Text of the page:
Making AI Better Than Us – What Could Possibly Go Wrong? - National Academy of Public Administration

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2024-07-10 01:30:07

It was not until the end of 2022 that ChatGPT entered the public domain, meaning we all had to learn what generative AI was about. Its overnight success was no less amazing as it took just five days to reach a million users. ChatGPT version 3.5 was trained on 175 billion parameters, and ChatGPT version 4 was trained on roughly ten trillion words. No matter how one looks at such incomprehensible numbers - that is how much information humans have produced. Structured and unstructured data are processed and stored in what may be likened to a giant data vacuum cleaner sucking up everything it can.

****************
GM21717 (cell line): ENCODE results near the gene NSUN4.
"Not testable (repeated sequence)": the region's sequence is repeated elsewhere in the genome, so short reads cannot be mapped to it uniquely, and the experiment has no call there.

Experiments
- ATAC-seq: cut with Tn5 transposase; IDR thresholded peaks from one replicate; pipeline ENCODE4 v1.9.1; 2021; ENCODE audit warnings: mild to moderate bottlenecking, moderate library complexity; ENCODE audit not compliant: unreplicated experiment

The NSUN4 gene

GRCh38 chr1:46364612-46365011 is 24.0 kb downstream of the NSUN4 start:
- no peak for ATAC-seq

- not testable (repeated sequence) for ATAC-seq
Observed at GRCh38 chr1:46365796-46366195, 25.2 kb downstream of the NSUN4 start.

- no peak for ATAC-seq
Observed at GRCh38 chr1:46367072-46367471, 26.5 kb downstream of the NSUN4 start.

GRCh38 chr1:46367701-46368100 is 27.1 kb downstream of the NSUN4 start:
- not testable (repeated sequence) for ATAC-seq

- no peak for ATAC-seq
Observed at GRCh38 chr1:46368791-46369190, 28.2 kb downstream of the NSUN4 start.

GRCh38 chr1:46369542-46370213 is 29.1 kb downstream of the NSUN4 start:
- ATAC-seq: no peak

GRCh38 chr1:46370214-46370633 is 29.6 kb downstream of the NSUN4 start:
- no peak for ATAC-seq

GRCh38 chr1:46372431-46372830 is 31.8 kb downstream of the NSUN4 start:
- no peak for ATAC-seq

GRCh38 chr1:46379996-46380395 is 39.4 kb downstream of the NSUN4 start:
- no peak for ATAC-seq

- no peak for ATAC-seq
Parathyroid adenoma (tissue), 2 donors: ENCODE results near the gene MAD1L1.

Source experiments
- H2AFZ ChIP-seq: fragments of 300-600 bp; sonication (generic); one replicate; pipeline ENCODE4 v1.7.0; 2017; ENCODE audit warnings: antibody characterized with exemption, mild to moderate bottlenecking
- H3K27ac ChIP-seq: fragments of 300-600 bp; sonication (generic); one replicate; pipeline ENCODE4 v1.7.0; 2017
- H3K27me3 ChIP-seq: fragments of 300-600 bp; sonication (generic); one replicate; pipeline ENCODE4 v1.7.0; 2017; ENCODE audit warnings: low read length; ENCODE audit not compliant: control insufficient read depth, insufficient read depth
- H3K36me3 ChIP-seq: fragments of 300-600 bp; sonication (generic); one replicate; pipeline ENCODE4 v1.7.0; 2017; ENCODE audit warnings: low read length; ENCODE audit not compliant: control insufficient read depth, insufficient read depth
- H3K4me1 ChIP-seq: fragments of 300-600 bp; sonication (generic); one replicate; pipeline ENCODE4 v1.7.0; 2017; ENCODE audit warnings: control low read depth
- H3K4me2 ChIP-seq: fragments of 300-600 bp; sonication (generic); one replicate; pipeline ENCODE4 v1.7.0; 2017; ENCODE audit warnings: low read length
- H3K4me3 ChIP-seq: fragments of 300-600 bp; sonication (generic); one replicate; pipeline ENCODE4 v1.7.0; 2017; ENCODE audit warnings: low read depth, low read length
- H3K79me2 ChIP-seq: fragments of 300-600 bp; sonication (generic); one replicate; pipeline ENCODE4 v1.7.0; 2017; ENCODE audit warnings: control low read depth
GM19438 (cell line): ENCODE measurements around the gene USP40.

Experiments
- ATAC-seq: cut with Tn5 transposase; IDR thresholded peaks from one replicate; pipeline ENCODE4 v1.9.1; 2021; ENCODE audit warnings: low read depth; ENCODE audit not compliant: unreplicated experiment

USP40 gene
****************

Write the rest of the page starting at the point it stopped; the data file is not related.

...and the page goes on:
Generative AI continues to learn from us and our collected data every moment of every day. It learns our languages, our biases (conscious and unconscious), our nuances, our way of writing, our way of speaking, and everything there is to know about humans. But knowing and understanding are not necessarily the same.

As interest in generative AI and all its offerings increases, so does concern over bias and ethics—let alone false and misleading information. Without proper filters, it is no wonder AI sometimes spits out some very scary stuff. And it should not surprise us that much of the AI output is a true reflection of us, with all our faults and biases. Sometimes, AI can make things worse by “speaking” with authority.

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